The first ripple is inward and has everything to do with how your body interacts with the food. The second ripple is outward; it is the effect your food decision has on the environment.
The point of impact is your mouth.
We Are What You Eat
Ultimately, the decisions made at the point of impact, have profound implications beyond your own personal health. Your decision has a global reach. “But we don’t have the luxury of philosophizing about food. With the exhaustion of the soil, the impact of global warming and the inevitably rising price of oil — which will affect everything from fertilizer to supermarket electricity bills — our industrial style of food production will end sooner or later. As the developing world grows richer, hundreds of millions of people will want to shift to the same calorie-heavy, protein-rich diet that has made Americans so unhealthy — demand for meat and poultry worldwide is set to rise 25% by 2015 — but the earth can no longer deliver. Unless Americans radically rethink the way they grow and consume food, they face a future of eroded farmland, hollowed-out countryside, scarier germs, higher health costs — and bland taste. Sustainable food has an élitist reputation, but each of us depends on the soil, animals and plants — and as every farmer knows, if you don’t take care of your land, it can’t take care of you.”
Initially, you need to approach your personal nutritional intake for the benefits it can provide… the immediate benefits that result from deriving your nutrients from Plants. Once that transition has occurred a second benefit arises and it is as equally powerful as the first.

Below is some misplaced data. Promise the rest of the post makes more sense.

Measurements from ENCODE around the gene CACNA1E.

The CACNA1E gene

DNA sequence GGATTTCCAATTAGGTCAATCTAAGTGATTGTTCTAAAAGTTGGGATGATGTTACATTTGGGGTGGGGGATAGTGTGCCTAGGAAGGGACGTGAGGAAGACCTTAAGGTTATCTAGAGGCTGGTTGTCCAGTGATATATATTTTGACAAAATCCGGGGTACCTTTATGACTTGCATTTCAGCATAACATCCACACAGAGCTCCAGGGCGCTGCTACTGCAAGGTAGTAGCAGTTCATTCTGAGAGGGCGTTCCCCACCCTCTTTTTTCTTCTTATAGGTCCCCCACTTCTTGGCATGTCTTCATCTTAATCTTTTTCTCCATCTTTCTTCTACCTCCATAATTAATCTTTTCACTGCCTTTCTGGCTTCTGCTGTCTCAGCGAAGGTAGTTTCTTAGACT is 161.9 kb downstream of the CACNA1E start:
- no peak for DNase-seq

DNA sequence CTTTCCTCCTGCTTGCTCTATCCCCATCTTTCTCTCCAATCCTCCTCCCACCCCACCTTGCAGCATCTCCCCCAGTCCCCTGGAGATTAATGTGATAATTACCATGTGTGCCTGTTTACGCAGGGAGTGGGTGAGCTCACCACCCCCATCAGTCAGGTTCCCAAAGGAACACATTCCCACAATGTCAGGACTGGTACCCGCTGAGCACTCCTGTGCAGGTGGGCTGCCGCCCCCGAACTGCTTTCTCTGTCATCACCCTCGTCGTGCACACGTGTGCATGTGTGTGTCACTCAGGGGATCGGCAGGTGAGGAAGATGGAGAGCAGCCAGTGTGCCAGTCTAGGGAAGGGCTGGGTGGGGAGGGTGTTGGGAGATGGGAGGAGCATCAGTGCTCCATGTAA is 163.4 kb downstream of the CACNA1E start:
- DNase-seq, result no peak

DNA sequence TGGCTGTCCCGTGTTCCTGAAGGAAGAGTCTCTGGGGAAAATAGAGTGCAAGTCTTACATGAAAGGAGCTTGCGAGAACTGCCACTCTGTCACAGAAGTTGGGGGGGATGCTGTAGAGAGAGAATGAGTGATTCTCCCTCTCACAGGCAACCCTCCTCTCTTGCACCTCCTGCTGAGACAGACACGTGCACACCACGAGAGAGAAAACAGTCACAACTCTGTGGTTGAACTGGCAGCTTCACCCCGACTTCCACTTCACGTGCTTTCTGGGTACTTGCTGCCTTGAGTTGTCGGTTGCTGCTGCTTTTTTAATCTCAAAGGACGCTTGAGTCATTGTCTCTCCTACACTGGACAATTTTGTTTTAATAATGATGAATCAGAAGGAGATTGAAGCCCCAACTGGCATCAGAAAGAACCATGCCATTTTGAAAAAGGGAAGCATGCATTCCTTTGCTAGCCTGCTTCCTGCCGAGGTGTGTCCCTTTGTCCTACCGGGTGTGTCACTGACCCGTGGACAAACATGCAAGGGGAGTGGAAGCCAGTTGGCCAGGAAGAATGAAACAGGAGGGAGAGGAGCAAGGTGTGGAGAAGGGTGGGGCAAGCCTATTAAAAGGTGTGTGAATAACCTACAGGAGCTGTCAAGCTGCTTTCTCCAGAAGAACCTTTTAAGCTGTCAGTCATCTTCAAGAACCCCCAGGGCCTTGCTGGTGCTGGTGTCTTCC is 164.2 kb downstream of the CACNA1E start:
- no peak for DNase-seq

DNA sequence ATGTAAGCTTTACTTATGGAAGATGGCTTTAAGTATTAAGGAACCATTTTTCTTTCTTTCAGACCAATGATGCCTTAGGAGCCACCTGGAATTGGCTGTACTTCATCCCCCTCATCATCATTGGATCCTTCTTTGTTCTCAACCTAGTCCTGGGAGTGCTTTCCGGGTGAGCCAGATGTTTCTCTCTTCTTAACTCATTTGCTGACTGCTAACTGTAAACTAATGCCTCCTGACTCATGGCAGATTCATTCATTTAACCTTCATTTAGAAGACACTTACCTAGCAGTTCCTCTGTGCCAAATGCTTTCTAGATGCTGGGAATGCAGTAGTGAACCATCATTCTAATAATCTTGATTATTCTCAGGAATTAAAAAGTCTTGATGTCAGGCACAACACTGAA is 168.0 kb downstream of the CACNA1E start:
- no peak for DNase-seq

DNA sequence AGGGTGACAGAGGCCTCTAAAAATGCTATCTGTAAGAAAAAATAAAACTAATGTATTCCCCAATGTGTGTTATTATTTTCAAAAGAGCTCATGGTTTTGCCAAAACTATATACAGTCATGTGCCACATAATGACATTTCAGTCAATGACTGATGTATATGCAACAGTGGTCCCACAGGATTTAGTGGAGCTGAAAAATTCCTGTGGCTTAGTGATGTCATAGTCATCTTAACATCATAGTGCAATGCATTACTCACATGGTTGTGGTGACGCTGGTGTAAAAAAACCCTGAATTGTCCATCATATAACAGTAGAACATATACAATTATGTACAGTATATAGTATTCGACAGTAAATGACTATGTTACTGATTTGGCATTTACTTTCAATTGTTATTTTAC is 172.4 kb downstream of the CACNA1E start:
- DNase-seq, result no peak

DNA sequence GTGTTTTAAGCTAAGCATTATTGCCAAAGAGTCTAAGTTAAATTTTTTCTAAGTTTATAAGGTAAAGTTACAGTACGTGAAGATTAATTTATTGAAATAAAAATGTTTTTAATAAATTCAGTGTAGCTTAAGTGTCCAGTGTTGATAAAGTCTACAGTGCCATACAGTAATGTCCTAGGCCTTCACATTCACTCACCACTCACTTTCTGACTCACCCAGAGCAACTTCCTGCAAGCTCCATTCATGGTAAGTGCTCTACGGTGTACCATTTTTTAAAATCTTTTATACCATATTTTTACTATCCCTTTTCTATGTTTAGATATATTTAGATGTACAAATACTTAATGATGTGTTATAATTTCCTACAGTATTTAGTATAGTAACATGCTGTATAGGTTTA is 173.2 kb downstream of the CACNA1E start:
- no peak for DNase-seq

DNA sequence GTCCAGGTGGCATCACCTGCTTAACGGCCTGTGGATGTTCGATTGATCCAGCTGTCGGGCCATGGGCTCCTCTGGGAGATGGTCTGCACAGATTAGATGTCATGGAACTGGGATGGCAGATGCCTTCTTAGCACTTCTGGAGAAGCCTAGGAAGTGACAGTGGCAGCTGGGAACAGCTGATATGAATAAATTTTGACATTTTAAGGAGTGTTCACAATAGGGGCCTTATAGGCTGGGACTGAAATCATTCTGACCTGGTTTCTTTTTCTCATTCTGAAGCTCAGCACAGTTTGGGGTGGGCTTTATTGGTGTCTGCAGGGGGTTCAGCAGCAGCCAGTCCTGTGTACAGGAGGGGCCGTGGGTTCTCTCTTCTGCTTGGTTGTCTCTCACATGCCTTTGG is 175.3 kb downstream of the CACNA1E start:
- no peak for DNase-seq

The second benefit is the satisfaction received when you realize the effect your diet has on the environment. Livestock now use 30 per cent of the earth’s entire land surface.
I never really gave it much to thought; you buy the food, you cook the food, you eat the food. I was not thinking about how the food made it to my mouth.
The irony is the greatest single activity we can do for the environment is to adopt a Plant Based diet.
Mark Bittman recently commented in the New York Times: Five years ago, the United Nations Food and Agricultural Organization published a report called “Livestock’s Long Shadow,” which maintained that 18 percent of greenhouse gases were attributable to the raising of animals for food. The number was startling. A couple of years later, however, it was suggested that the number was too small. Two environmental specialists for the World Bank, Robert Goodland (the bank’s former lead environmental adviser) and Jeff Anhang, claimed, in an article in World Watch, that the number was more like 51 percent. It’s been suggested that that number is extreme, but the men stand by it, as Mr. Goodland wrote to me this week: “All that greenhouse gas isn’t emitted directly by animals. ”But according to the most widely-used rules of counting greenhouse gases, indirect emissions should be counted when they are large and when something can be done to mitigate or reduce them.”
Honestly, until last year I had no clue what I was doing or eating. I had no idea of the long-term damage I was causing my body. At the same time, however, I was very concerned with the environment. I recall writing an action paper that analyzed the reduction in energy needs if we all kept our tires inflated to the proper PSI… good thought, wrong action.
I did not realize at the time the food that was slowly killing me was also killing the environment. It stands to reason that nutrition that does not sustain health would also be detrimental to the long-term health of our planet.
We are at an inflection point in our history. We need to support our own health. As I have stated before, prioritize your Body over your Mind.
Make a commitment to support your health by embracing a Plant Based diet. Once that commitment is made you will realize the enormity of the impact it has on a myriad of issues.
We Are What You Eat
For a full report on livestock’s affect on the Earth: http://www.worldwatch.org/files/pdf/Livestock%20and%20Climate%20Change.pdf